L. B. v Canada Employment Insurance Commission
- Social Security Tribunal decision - General Division - Employment Insurance Section
- Lucie Leduc
- Hearing date:
- July 11, 2019
- Hearing type:
- L. B. and Canada Employment Insurance Commission
- Appeal dismissed
- Decision date:
- August 14, 2019
- Reference number:
- L. B. v Canada Employment Insurance Commission, 2019 SST 943
 The appeal is dismissed.
 The Appellant established an Employment Insurance benefit period on December 1, 2013. She submitted her reports online every two weeks and received benefits. Following an investigation, the Employment Insurance Commission (Commission) found that the Appellant had worked and received wages during the weeks of August 17, 2014; August 24, 2014; August 31, 2014; and September 7, 2014; but had not reported them. The Commission found that the salary the Appellant received constituted earnings within the meaning of the Employment Insurance Act and allocated it to the weeks worked, causing an overpayment of $1,528.
 The Commission also decided to impose a penalty on the Appellant for knowingly making false or misleading statements. However, the penalty is non-monetary and in the form of a warning.
 The Appellant has two appeal files with the Tribunal (GE-19-1812 and GE-19-1813). The files concern similar issues but different benefit periods. A single hearing was held for both appeals, but separate decisions were written for each appeal.
 The Tribunal must decide the following issues:
- Do the wages the Appellant received from X for the period from August 17 to September 13, 2014, constitute earnings?
- If so, did the Commission allocate the amounts properly?
- Should a penalty be imposed on the Appellant for committing acts or omissions by knowingly making false or misleading statements?
Issue 1: Do the wages the Appellant received from X for the period from August 17 to September 13, 2014, constitute earnings?
 The general rule with Employment Insurance is that any amount considered earnings under the Act must then be allocated. It is section 35 of the Employment Insurance Regulations (Regulations) that sets out the rules for determining whether an amount constitutes earnings.
 Based on the evidence in this case, the Tribunal finds that the sums the Appellant received as wages constitute earnings.
 In this case, the Commission finds that the Appellant worked for and received $984.41 in wages from the company X for the weeks of August 17, 2014; August 24, 2014; August 31, 2014; and September 7, 2014. The issue therefore concerns those four weeks. At the hearing, the Appellant confirmed working for the company X and the dates of employment on file, that is from August 18, 2014, to December 12, 2015.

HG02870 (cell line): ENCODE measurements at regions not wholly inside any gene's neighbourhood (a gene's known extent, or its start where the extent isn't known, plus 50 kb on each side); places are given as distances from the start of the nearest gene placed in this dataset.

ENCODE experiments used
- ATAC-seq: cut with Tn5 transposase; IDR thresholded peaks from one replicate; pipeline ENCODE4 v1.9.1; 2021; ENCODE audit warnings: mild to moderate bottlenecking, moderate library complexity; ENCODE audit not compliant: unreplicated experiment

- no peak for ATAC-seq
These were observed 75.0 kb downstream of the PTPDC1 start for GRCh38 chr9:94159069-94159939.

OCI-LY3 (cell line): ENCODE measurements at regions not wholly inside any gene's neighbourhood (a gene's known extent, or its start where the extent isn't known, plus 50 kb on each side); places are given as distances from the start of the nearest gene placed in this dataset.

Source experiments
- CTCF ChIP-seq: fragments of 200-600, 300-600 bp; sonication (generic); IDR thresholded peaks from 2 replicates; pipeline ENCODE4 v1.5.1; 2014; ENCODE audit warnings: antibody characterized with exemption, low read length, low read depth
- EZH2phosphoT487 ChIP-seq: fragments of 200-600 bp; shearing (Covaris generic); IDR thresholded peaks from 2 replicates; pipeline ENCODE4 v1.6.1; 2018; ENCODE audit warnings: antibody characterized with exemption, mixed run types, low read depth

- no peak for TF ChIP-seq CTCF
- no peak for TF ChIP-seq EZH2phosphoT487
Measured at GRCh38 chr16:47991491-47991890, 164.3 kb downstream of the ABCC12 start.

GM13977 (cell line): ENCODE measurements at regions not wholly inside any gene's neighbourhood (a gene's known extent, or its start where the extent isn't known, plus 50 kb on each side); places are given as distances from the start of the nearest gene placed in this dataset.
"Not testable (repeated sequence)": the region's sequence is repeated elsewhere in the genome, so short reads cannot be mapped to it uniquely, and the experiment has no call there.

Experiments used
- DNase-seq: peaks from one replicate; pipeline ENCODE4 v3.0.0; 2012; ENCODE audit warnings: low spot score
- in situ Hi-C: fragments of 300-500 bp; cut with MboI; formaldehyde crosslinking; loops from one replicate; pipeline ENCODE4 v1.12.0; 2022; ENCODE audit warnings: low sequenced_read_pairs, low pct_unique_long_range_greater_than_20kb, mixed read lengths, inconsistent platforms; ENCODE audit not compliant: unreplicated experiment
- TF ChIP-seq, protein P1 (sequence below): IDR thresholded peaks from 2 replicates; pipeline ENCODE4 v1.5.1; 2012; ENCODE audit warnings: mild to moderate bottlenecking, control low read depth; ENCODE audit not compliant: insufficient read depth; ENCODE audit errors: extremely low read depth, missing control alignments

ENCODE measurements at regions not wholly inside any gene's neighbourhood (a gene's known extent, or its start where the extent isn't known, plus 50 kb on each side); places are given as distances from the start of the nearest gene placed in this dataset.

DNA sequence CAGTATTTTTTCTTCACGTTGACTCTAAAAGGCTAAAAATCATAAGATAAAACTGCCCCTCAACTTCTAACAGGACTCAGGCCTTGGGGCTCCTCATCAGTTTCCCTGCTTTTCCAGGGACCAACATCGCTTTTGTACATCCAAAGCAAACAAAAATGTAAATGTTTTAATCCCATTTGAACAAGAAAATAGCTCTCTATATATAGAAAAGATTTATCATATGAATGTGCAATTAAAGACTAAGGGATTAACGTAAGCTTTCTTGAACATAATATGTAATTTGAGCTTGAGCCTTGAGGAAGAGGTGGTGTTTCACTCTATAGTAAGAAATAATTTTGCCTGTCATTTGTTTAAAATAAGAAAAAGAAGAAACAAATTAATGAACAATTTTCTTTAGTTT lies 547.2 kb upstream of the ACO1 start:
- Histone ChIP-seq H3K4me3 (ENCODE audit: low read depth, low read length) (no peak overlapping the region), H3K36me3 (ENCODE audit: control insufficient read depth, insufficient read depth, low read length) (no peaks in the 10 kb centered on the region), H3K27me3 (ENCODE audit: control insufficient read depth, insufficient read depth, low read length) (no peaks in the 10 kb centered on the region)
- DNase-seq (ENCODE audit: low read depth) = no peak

When asked whether she could confirm receiving $984.41 weekly for the weeks at issue, the Appellant refused to answer directly and referred the Tribunal to GD3-73 and GD-10. However, GD3-73 is a table provided by the Commission detailing the Appellant’s payment history. For the four weeks at issue (from August 17 to September 13, 2014), the table shows that code 80 is noted in the description with the words [translation] “Earnings reported – No benefits paid.” As for GD-10, it is a letter from Service Canada dated May 29, 2019, indicating that the code 80 used as a description for the weeks from August 17 to September 13, 2014, means that a week of benefits or earnings were reported and that no benefits were paid. Since the Appellant refers to that document, the Tribunal finds that she admitted to receiving earnings.
 Furthermore, the employer stated in writing that the Appellant had received $984.41 in earnings for the weeks of August 17 to 23, 2014; of August 24 to 30, 2014; of August 31 to September 6, 2014; and of September 7 to 13, 2014. The Record of Employment also confirms this information.
 Having considered this evidence, the Tribunal finds that the Appellant did work for X between August 17 and September 13, 2014, and received wages of $984.41 per week for that work.
 Section 35(2) of the Regulations defines earnings in Employment Insurance. The concept has also been defined by case law. The Federal Court of Appeal considers amounts to be earnings if they are earned by an employee as a result of their work or in return for work or if a sufficient connection exists between the employment and the sum received (Roch, 2003 FCA 356).
 It has been established that the Appellant received $984.41 in wages for each of the four weeks at issue. Amounts that directly result from wages arising from employment clearly constitute a sum paid in return for work. These sums therefore constitute earnings within the meaning of the Act.
Issue 2: If so, did the Commission allocate the amounts properly?
 Regarding allocation, the Federal Court of Appeal has confirmed the principle that amounts that are earnings under section 35 of the Regulations must be allocated under section 36 of the Regulations (Boone et al v Canada (Attorney General), 2002 FCA 257).